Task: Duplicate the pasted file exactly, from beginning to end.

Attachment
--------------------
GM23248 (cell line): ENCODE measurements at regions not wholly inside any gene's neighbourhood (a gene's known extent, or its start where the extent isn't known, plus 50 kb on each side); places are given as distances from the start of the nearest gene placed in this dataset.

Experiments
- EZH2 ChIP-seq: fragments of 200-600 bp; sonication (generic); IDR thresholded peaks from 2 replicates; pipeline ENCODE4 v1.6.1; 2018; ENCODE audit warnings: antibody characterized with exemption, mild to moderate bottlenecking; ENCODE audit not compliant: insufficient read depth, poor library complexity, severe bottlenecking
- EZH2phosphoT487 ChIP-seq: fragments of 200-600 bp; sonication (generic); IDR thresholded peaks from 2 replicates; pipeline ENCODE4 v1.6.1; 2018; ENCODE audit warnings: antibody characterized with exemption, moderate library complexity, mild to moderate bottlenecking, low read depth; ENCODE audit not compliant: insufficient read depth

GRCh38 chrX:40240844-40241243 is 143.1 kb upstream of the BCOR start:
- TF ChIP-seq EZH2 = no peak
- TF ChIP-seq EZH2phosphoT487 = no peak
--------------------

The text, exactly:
GM23248 (cell line): ENCODE measurements at regions not wholly inside any gene's neighbourhood (a gene's known extent, or its start where the extent isn't known, plus 50 kb on each side); places are given as distances from the start of the nearest gene placed in this dataset.

Experiments
- EZH2 ChIP-seq: fragments of 200-600 bp; sonication (generic); IDR thresholded peaks from 2 replicates; pipeline ENCODE4 v1.6.1; 2018; ENCODE audit warnings: antibody characterized with exemption, mild to moderate bottlenecking; ENCODE audit not compliant: insufficient read depth, poor library complexity, severe bottlenecking
- EZH2phosphoT487 ChIP-seq: fragments of 200-600 bp; sonication (generic); IDR thresholded peaks from 2 replicates; pipeline ENCODE4 v1.6.1; 2018; ENCODE audit warnings: antibody characterized with exemption, moderate library complexity, mild to moderate bottlenecking, low read depth; ENCODE audit not compliant: insufficient read depth

GRCh38 chrX:40240844-40241243 is 143.1 kb upstream of the BCOR start:
- TF ChIP-seq EZH2 = no peak
- TF ChIP-seq EZH2phosphoT487 = no peak